I love looking at other creative mediums like ceramics, textiles and even architecture, trying to figure out how to adapt similar textures, colours or lines into my work. I also like to look at colourful paintings and graphic design – the more colour, the more of an inspiration buzz I get! I could talk about inspiration all day long as I get it from all sorts of places – nature, fashion and interior magazines especially, and of course, Instagram. Travel also is great for developing ideas. There’s nothing like getting out of your four square walls of life to help look at creating ideas and solving problems in a new light. If I’ve had too much inspiration though, I tend to head to the white, black and clear glass and make neutral pieces until I can work out colours again. But most of all, the glass colours themselves are my greatest inspiration.

Lighting from Arik Levy. Image sourced from

Lighting from Arik Levy. Image sourced from

Example of kumo shibori. Image: Deborah Schlegel, sourced

Example of kumo shibori.
Image: Deborah Schlegel, sourced

Beads inspired by shibori textiles - Avril Bowie.

Beads inspired by shibori textiles – Avril Bowie.

Avril is inspired by the work of ceramicist, Bridget Bodenham. Image: winged condiment bowl with spotty gold spoon by Bridget Bodenham. Image sourced from

Avril is inspired by the work of ceramicist, Bridget Bodenham. Image: winged condiment bowl with spotty gold spoon by Bridget Bodenham. Image sourced from

Necklace inspired by ceramics - Avril Bowie.

Necklace inspired by ceramics – Avril Bowie.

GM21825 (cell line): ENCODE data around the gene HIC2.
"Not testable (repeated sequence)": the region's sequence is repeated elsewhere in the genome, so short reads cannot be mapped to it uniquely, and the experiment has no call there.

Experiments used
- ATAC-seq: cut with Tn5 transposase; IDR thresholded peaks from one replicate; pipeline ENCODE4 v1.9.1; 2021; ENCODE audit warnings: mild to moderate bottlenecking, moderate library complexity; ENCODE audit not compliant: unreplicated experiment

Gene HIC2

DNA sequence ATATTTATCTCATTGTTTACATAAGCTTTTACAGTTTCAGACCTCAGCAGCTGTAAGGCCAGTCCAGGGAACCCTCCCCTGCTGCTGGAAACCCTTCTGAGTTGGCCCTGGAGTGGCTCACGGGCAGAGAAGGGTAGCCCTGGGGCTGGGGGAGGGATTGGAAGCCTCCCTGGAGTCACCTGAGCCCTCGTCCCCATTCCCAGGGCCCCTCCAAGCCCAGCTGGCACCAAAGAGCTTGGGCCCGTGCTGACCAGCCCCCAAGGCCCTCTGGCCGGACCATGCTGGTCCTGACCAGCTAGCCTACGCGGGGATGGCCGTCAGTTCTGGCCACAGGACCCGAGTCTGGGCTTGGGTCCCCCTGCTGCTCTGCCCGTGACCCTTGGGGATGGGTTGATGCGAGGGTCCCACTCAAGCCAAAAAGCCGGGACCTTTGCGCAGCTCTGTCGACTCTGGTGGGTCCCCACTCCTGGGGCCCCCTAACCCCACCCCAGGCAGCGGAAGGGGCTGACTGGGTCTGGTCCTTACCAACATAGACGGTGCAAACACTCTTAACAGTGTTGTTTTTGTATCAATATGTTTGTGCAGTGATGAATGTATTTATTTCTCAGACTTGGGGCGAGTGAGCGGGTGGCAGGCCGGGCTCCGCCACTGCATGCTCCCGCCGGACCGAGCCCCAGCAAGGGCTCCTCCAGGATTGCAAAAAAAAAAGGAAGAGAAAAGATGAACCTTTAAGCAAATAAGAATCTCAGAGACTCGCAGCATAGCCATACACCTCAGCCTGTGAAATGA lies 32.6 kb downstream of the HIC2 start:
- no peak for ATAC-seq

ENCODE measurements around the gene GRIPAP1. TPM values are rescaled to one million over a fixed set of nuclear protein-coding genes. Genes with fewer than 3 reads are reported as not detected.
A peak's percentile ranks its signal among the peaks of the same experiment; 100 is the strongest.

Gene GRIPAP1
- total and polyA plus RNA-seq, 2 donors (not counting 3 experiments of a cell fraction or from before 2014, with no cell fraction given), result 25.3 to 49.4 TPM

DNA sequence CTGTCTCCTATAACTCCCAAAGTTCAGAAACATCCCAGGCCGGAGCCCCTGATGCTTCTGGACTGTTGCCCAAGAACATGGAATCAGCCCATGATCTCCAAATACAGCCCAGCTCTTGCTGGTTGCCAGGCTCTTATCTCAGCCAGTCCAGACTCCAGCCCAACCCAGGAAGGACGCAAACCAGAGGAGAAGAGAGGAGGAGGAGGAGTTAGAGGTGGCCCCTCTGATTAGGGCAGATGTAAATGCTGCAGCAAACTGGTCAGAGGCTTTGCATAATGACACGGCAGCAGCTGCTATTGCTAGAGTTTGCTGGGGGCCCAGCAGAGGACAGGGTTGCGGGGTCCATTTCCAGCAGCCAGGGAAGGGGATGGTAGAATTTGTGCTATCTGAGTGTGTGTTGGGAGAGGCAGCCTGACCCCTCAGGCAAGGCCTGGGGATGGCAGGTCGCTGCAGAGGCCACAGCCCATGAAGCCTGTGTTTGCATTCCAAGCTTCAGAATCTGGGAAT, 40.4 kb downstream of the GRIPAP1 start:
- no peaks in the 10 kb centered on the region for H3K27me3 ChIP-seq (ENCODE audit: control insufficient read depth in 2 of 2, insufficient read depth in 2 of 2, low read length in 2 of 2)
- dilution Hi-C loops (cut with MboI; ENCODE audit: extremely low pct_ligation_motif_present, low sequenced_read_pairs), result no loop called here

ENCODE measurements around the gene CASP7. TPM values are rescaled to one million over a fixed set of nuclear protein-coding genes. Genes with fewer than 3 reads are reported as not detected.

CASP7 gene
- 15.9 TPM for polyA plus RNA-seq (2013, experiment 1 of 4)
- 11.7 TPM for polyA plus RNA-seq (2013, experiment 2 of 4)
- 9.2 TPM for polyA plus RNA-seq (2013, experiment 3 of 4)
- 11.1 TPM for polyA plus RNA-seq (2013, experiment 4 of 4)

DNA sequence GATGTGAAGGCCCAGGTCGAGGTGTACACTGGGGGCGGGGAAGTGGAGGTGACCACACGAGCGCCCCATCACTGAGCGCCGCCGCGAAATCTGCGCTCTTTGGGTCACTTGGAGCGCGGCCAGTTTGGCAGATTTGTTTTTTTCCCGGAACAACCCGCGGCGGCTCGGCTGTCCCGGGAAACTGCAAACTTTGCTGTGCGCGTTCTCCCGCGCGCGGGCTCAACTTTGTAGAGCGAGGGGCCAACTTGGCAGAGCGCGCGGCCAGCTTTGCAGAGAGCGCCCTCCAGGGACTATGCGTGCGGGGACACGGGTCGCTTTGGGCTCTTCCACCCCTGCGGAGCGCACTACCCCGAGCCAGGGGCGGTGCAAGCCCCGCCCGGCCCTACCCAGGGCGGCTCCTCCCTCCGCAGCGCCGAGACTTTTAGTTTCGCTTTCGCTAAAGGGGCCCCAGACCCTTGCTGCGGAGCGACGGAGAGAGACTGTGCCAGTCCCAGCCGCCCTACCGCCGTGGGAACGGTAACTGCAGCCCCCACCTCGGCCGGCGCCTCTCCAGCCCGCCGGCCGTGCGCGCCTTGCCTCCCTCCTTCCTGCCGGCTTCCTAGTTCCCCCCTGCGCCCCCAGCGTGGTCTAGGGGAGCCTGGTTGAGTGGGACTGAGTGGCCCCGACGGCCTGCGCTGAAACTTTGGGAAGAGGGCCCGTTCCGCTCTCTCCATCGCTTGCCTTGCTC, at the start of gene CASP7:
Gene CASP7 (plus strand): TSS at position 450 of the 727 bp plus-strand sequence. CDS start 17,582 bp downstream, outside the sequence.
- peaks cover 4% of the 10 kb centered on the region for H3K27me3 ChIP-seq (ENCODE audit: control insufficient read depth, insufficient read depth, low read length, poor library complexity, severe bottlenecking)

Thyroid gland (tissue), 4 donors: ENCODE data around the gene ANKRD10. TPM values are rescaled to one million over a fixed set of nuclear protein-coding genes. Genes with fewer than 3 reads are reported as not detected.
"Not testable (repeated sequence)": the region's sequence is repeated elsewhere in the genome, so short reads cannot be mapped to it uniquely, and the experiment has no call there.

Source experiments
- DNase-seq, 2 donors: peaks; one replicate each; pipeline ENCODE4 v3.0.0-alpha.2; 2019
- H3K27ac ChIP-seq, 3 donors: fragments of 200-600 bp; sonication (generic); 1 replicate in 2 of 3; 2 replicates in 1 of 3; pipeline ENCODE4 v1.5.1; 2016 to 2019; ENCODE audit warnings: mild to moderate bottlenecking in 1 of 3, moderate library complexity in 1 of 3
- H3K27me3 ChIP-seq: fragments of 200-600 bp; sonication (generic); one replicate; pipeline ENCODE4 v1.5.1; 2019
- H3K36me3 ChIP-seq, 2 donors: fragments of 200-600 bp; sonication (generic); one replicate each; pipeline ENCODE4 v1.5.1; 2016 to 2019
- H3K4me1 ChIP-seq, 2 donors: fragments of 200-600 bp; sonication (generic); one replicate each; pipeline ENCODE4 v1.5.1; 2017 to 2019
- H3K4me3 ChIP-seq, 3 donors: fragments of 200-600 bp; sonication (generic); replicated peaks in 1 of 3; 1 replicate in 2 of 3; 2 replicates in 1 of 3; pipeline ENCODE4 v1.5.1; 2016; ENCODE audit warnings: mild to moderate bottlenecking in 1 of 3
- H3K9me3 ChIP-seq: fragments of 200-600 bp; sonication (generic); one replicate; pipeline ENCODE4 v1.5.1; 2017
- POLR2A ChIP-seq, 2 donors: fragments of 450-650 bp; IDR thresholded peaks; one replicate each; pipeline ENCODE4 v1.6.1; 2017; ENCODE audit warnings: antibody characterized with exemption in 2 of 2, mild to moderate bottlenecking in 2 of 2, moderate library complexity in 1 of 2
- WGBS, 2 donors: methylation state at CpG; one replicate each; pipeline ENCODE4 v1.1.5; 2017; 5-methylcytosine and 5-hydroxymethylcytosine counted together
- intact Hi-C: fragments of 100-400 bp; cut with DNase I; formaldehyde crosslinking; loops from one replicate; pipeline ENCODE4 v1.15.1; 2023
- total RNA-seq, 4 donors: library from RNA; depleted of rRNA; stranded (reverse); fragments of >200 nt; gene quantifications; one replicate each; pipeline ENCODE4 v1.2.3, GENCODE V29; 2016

Tell us about a typical day in your studio!

A typical day sees me in the studio straight after I’ve dropped my daughter off to school. The light in my studio is best in the morning so it’s the best time to be looking at coloured glass. For bead making, I will spend about 20 minutes getting ready for the session – I switch on my kiln and other equipment to warm up and take a quick stock of what’s needed to make the beads for that session, pulling out glass and cleaning it, fill up my water bottle and download podcasts to listen to. By then the kiln has come up to temperature and my torch is switched on and ready.  I’ll then sit for a few hours melting glass, making beads, occasionally getting up to stretch.

I’ll make jewellery pieces, clean any beads that were made the previous work day and set them out to dry and plan new colour combinations all in the afternoon to take advantage of the day light. At the end of the work day the kiln is set to cool and I have to wait until the next morning to open the kiln again to see and handle the beads.  It takes another day for the hollow beads to air dry after I’ve cleaned them, so it can be a couple of days until I can make a necklace or even know if I’ve got the right sizes made!  If I don’t have the right sized beads then it’s back to the torch to make more.  I tend to make big batches of beads over a week or more before I start on making necklaces.


Avril in her studio.

Avril in her studio.


Where can we keep informed with your latest news?

Instagram is where I post images of my latest work. I also have a blog. And then I have Pinterest and Facebook too. Artisan is THE place to try on my pieces!

You can find Avril’s fabulous glass pieces online and in store!

Feature image: Dappled blue and clear glass necklace by Avril Bowie.